[A] New restrictions on carry-on bags.
[B] The declining efficiency of the TSA.
[C] An increase in the number of travellers.
[D] Frequent unexpected secret checks.
23. The word “expedited” (Liner 4, Para. 5) is closet in meaning to
24. One problem with the PreCheck program is
[A] a dramatic reduction of its scale.
[B] its wrongly-directed implementation.
[C] the government’s reluctance to back it.
[D] an unreasonable price for enrollment.
25. Which of the following would be the best for the text?
[A] Less Screening for More Safety
[B] PreCheck – a Belated Solution
[C] Getting Stuck in Security Lines
[D] Underused PreCheck Lanes
26. Queen Liliuokalani’s remark inParagraph 1 indicates
[A] her conservative view on the historical roleof astronomy.
[B] theimportance of astronomy in ancient Hawaiian society.
[C]the regrettable decline of astronomy in ancienttimes.
[D] her appreciation of star watchers’ feats inher time.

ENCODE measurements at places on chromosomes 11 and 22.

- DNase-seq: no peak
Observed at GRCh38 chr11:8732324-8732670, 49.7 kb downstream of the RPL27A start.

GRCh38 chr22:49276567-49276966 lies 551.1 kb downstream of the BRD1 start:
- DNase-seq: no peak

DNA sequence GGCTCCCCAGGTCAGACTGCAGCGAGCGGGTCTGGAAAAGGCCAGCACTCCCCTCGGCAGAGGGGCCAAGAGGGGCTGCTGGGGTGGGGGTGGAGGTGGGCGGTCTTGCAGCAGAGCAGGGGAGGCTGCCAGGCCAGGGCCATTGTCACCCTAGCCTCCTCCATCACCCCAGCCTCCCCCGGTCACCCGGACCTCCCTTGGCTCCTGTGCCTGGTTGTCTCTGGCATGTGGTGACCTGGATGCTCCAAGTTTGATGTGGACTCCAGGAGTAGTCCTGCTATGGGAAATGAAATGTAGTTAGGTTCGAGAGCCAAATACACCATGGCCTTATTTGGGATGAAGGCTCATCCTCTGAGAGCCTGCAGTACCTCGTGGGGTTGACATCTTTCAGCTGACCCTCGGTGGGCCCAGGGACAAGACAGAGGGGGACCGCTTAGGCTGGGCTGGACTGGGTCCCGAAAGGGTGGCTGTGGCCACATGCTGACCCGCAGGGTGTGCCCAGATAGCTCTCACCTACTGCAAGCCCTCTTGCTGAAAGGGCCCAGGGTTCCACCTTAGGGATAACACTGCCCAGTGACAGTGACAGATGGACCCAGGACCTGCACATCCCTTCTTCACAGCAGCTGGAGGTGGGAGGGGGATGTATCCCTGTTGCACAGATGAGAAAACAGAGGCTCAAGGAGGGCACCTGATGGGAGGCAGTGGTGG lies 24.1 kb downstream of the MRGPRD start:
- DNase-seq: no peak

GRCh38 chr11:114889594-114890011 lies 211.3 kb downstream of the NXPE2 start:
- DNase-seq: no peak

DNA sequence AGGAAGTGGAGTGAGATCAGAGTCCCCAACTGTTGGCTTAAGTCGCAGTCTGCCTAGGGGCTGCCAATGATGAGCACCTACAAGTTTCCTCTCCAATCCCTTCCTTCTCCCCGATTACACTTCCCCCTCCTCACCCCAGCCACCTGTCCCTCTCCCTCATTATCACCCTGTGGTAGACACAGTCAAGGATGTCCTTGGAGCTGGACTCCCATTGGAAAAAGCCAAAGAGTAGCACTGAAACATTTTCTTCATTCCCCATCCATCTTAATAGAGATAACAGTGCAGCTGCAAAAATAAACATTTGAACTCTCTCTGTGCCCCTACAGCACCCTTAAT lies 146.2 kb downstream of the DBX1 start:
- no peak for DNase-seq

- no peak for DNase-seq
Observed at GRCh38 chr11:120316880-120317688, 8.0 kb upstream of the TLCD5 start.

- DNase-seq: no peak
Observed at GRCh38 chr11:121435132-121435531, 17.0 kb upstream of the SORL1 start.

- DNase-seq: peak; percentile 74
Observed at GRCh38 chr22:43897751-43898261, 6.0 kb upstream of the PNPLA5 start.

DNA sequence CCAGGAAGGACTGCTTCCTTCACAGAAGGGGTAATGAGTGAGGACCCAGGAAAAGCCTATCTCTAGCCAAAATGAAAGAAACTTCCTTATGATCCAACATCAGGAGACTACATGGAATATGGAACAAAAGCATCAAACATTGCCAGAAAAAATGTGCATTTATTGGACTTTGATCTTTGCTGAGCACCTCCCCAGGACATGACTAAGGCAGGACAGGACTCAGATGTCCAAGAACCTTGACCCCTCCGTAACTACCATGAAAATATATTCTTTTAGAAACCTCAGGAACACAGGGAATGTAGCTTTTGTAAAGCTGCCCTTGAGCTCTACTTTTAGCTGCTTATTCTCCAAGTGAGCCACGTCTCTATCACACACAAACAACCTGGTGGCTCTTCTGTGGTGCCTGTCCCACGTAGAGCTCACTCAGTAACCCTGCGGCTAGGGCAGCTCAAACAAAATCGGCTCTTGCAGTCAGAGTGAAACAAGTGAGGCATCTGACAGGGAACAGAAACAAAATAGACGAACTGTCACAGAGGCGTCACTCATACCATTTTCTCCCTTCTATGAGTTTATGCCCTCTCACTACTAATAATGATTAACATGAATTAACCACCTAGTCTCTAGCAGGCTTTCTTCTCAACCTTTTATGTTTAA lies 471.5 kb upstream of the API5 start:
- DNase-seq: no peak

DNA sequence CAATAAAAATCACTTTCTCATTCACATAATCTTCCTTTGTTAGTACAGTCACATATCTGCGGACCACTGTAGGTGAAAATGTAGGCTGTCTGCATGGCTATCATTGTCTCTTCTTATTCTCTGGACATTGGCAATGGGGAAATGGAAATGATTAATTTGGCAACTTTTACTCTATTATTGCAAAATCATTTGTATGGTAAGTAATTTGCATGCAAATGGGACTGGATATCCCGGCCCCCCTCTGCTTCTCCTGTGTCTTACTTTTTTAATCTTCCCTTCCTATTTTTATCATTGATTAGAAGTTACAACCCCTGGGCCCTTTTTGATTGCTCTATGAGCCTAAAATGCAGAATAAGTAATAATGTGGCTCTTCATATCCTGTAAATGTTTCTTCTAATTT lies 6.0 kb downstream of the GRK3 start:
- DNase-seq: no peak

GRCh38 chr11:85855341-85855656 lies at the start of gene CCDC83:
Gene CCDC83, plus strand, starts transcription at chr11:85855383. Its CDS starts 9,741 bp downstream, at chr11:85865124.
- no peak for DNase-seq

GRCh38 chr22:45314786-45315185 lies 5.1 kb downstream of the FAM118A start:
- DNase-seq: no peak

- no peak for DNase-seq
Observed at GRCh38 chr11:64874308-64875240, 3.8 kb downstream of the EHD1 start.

27. Mauna Kea is deemed as an ideal astronomicalsite due to
[A] itsgeographical features.
[B] its protective surroundings.
[C] its religious implications.
[D] its existing infrastructure.
28. The construction of the TMT is opposed by somelocals partly because
[A] it may risk ruining their intellectual life.
[B] itreminds them of a humiliating history.
[C] their culture will lose a chance of revival.
[D] they fear losing control of Mauna Kea.
29. It can be inferred from Paragraph 5 thatprogress in today’s astronomy
[A] is fulfilling the dreams of ancient Hawaiians.
[B] helps spread Hawaiian culture across the world.
[C] mayuncover the origin of Hawaiian culture.
[D] will eventually soften Hawaiians’ hostility.
30. The author’s attitude toward choosing MaunaKea as the TMT site is one of
[A] severe criticism.
[B] passive acceptance.
[C] slight hesitancy.
31. Robert F. Kennedy is cited because he
[A]praised the UK for its GDP.
[B]identified GDP with happiness.
[C]misinterpreted the role of GDP.
[D]had alow opinion of GDP.
32. It can be inferred from Paragraph 2 that